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History & Hope: A conversation with Latino trailblazer Lali Garcia

Rafaela “Lali” Garcia has long been an activist in Kansas City’s Latino community.

Her work earned her a number of awards and recognitions over the years including the Humanitarian of the Year Award from the KC Hispanic Chamber of Commerce and a spot on Ingram’s list of Kansas City’s power elite in 1993 and 1994. Before Garcia became a trailblazer for the Latino community, she faced discrimination as a young woman. She shared her experiences with KMBC9 News reporter Bianca Beltrán.

“We used to stay with my grandmother in Kansas City, Kansas and there was a movie house there and every Wednesday she’d love the cowboys so we’d take her to see the cowboy movies so but there was only two rows in the back that was for Mexicans and if there were Black they had to go sit upstairs. Discrimination in Kansas City, Kansas was real bad, really bad.”

She saw discrimination in schools too.

“Oh, they mistreated you something terrible. They always had the Hispanics and the Black in the back of the school.”

Garcia said her father was involved in politics. His life came to a tragic end in St. Louis, Missouri.

“Way back when they took them to jail, if you were Hispanic or Black, they would beat the truth out of them or make ‘em talk. Well, they did that to my dad, they beat him to death. When I’m young, 12 years old, you don’t realize a lot of things yet. Those things, I’m glad they are over. Well, maybe not all over. Look what’s happening now all these demonstrations.”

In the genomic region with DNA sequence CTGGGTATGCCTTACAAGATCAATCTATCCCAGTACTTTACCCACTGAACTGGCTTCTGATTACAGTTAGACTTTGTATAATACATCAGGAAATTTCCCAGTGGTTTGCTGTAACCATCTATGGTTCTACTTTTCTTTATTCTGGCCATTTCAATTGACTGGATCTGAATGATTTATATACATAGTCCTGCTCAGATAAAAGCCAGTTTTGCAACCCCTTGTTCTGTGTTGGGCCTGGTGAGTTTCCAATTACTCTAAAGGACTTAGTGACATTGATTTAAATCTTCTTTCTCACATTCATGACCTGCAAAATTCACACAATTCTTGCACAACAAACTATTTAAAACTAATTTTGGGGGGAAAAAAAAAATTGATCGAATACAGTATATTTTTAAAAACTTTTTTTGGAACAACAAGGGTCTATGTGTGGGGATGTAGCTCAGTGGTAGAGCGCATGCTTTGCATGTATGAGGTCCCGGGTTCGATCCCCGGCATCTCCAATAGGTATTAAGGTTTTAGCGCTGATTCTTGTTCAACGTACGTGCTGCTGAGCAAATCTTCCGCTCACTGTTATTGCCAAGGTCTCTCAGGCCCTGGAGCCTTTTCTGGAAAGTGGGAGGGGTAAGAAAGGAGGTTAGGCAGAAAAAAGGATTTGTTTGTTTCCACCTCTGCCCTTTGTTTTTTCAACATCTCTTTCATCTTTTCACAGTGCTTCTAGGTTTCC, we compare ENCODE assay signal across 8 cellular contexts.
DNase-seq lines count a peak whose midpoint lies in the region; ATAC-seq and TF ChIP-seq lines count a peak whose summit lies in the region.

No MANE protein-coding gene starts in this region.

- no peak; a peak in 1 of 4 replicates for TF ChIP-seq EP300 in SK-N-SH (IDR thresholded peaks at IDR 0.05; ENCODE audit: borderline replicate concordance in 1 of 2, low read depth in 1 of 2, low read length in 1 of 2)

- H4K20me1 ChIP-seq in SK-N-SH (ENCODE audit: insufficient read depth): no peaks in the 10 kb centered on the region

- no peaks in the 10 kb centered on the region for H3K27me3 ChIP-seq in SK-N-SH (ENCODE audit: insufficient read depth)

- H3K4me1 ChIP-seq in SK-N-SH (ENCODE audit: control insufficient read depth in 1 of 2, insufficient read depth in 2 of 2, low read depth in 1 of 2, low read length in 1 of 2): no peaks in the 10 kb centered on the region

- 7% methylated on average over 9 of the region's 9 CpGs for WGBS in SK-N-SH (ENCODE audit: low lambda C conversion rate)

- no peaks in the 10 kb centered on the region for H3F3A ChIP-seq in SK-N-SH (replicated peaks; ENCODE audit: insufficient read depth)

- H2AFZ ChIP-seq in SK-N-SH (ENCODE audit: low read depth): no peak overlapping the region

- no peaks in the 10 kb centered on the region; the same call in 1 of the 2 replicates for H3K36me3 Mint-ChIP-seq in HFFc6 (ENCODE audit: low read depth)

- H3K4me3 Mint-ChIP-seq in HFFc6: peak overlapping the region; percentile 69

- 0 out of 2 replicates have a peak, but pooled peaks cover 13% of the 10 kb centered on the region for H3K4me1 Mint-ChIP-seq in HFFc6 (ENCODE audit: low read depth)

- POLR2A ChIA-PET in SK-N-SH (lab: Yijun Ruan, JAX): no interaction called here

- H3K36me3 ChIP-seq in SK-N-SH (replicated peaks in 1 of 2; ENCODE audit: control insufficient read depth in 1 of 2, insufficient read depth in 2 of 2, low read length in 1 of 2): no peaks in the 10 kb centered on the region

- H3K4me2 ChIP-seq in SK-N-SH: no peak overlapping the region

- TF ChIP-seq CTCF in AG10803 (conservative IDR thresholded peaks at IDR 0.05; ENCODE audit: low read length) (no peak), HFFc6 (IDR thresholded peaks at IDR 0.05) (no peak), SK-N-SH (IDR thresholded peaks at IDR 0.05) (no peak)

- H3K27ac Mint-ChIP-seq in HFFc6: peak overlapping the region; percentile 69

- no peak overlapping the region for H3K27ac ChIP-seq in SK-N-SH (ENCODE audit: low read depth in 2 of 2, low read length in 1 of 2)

Her community involvement started at the Guadalupe Centers, the nation’s longest-running social service agency for Latinos. Her family received support from the organization when they were displaced from Kansas City, Kansas, after the flood of 1951. She gave back by helping provide meals and assistance to seniors. It was there that she developed her passion for community organizing and elections.

“ had a hard time getting into elections so we got our own club and we called it La Raza Political Club,” Garcia said. “For election time they all came out and they worked the polls so they wouldn’t discriminate the people. “We started running our people. The first person that we ran was Robert Hernandez and he won. We were so proud of ourselves.”

Hernandez was the first Latino city councilman in Kansas City, Missouri. He was elected in 1975 and served three successive terms. Garcia also organized the Westside Citizens Democratic Club, which became a launching pad for former Latino-elected officials such as Pat Rios and Paul Rojas, the first Latino elected official at the county and state levels.

“We need them to represent us. You find people right now that are prejudiced and against us and they show it. That’s why we thought we gotta keep going.”

Sitting at her kitchen table Garcia flipped through a photo album filled with pictures of her with notable politicians: Claire McCaskill, Al Gore, Barack Obama, and Hillary Clinton, to name a few. Her first trip to the U.S. Capitol was with her friend Congressman Emanuel Cleaver II.

“He was a big help to us, a big help.”

She said partnering with African-American leaders and advocacy groups helped advance shared interests.

In her lifetime, Garcia went from restricted seating to a seat at the table. She says her life’s mission is to make life better for the Hispanic community.

“My grandmothers would ‘Always help your people, always.’ You can’t help them with money, but you can help them with your mouth.”

“When you think about this history and you think about the future, do you have hope?” Beltrán said.

“We got some good people that are going to take the helms when we are gone,” Garcia said.

At 93, Garcia is still pushing for more representation. She continues to serve the community as a member of the Guadalupe Centers Board of Directors, the Jackson County Human Relations Citizens Complaint Board, and the Civil Rights Consortium.

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